Based on an analysis of data from the Herniamed Registry, this study aims to identify all factors influencing the outcome in female groin hernia repair.
In a systematic review and meta-analysis of observational studies, female sex was found to be a significant risk factor for recurrence. In the guidelines, the totally extraperitoneal patch plasty (TEP) and transabdominal preperitoneal patch plasty (TAPP) laparo-endoscopic techniques are recommended for female groin hernia repair. However, even when complying with the guidelines, a less favorable outcome must be expected than in men. To date, there is no study in the literature for analysis of all factors influencing the outcome in female groin hernia repair.
In all, 15,601 female patients from the Herniamed Registry who had undergone primary unilateral groin hernia repair with the Lichtenstein, Shouldice, TEP or TAPP technique, and for whom 1-year follow-up was available, were selected between September 1, 2009 and July 1, 2017. Using multivariable analyses, influencing factors on the various outcome parameters were identified.
In the multivariable analysis, a significantly higher risk of postoperative complications, complication-related reoperations, recurrences, and pain on exertion was found only for the Lichtenstein technique. No negative influence on the outcome was identified for the TEP, TAPP, or Shouldice techniques. Relevant risk factors for occurrence of perioperative complications, recurrences, and chronic pain were preoperative pain, existing risk factors, larger defects, a higher body mass index (BMI), higher American Society of Anesthesiologists (ASA) classification and postoperative complications. Higher age had a negative association with postoperative complications and positive association with pain rates.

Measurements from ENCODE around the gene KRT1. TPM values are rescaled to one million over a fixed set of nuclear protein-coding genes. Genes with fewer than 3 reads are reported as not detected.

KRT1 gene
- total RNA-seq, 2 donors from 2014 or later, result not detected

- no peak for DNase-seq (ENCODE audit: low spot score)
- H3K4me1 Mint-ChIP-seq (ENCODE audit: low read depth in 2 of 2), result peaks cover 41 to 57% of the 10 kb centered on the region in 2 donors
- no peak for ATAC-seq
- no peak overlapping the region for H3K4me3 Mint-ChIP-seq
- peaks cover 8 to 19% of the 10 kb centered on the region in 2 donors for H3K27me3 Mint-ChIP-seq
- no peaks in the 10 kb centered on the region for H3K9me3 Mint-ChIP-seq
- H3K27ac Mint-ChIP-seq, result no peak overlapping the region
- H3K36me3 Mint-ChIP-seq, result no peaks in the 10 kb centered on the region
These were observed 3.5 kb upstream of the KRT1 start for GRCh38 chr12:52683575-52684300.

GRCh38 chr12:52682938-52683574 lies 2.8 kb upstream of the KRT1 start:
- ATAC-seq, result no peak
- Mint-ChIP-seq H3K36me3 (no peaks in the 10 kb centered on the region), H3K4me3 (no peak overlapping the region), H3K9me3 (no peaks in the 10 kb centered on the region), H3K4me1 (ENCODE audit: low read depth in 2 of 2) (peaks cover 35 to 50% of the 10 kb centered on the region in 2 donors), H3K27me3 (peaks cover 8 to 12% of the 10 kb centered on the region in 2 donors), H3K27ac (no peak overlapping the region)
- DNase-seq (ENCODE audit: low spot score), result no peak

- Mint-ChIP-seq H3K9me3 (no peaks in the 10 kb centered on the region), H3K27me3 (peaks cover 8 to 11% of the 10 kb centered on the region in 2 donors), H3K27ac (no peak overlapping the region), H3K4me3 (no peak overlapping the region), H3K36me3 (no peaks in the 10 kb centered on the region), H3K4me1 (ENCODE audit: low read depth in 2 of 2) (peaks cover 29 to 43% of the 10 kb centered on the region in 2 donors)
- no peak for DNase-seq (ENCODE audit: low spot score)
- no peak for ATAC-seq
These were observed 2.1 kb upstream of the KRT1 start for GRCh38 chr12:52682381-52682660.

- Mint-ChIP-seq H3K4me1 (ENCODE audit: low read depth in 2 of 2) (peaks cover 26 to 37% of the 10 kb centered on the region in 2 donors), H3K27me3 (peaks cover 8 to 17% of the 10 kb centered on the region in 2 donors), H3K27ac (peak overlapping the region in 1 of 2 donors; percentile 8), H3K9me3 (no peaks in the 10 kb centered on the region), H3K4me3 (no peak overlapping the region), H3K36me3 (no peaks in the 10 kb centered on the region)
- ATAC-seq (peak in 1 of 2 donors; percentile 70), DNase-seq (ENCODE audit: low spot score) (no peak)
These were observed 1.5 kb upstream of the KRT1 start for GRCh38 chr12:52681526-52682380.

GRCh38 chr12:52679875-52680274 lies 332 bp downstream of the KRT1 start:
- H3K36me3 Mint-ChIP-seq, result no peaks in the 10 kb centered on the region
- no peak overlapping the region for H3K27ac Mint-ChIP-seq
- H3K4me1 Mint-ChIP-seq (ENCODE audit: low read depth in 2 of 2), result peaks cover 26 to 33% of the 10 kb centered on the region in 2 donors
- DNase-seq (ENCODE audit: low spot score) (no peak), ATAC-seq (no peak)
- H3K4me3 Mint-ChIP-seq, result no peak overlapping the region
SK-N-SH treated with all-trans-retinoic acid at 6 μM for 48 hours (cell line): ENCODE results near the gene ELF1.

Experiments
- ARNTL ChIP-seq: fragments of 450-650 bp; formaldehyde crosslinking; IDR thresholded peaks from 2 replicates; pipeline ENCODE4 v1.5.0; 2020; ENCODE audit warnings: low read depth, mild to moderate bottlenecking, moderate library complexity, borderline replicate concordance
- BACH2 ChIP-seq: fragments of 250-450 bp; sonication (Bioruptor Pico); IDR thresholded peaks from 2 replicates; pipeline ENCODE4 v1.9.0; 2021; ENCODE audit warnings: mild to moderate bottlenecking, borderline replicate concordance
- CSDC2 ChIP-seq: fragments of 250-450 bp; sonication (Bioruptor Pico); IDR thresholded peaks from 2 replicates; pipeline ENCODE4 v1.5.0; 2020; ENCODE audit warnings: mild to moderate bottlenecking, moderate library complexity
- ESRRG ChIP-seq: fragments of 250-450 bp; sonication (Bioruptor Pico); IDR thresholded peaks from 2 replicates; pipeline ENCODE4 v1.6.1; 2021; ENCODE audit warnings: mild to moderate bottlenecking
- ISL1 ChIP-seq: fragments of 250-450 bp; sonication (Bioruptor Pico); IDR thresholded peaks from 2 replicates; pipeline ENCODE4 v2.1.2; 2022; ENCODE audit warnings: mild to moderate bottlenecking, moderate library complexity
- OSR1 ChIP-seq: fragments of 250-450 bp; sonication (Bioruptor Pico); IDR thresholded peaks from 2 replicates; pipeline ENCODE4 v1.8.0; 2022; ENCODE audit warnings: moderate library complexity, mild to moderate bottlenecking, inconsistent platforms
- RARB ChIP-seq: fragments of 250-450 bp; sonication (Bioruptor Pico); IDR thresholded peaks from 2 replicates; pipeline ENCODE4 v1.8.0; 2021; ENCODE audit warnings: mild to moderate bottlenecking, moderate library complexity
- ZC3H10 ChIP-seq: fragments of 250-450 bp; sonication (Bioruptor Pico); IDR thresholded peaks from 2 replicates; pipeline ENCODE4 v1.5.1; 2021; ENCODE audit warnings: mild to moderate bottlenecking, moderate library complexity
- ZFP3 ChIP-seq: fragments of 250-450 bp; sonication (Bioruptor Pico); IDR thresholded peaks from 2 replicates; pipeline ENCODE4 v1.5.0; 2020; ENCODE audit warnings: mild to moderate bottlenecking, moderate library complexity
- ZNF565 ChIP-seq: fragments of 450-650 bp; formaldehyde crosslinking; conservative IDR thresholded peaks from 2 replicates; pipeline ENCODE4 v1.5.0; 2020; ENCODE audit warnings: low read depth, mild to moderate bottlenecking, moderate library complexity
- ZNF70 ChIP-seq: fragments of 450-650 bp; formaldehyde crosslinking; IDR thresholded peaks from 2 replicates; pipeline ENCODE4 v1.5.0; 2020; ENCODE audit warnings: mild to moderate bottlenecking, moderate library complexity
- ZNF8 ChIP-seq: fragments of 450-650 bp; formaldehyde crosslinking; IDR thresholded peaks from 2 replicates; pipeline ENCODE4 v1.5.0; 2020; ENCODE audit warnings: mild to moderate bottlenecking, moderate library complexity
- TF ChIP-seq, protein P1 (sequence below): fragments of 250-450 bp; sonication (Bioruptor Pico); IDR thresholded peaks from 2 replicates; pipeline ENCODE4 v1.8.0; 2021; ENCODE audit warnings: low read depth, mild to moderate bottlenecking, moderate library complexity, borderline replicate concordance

Female groin hernia repair should be performed with the TEP or TAPP laparo-endoscopic technique, or, alternatively, with the Shouldice technique, if there is no evidence of a femoral hernia. By contrast, the Lichtenstein technique has disadvantages in terms of postoperative complications, recurrences, and pain on exertion. Important risk factors for an unfavorable outcome are preoperative pain, existing risk factors, higher ASA classification, higher BMI, and postoperative complications. A higher age and larger defects have an unfavorable impact on postoperative complications and a more favorable impact on chronic pain.
*Department of Surgery and Center for Minimally Invasive Surgery, Academic Teaching Hospital of Charité Medical School, Vivantes Hospital, Berlin, Germany
†Hernia Center 3+CHIRURGEN, Klosterstrasse 34/35, Berlin, Germany
‡StatConsult GmbH, Halberstädter Strasse 40 a, Magdeburg, Germany
§Health Center Gropiusstadt, Orthopedic—Surgical—Practice g-g-h-z, Lipschitzallee, Berlin, Germany
¶Orthopedic—Surgical—Practice, Kaiser-Wilhelm-Strasse 24-26, Berlin, Germany
||Department of General Surgery, Wilhelminenhospital, Sigmund Freud University, Medical Faculty, Montleartstrasse 37, Vienna, Austria
**Hernia Center Cottbus, Gerhard-Hauptmann-Strasse 15, Cottbus, Germany.
Reprints: Ferdinand Köckerling, MD, Vivantes Hospital Berlin, Berlin, Germany. E-mail: email@example.com.
F.K. and R.L. Both authors contributed equally to this publication.
The authors have no conflicts of interest.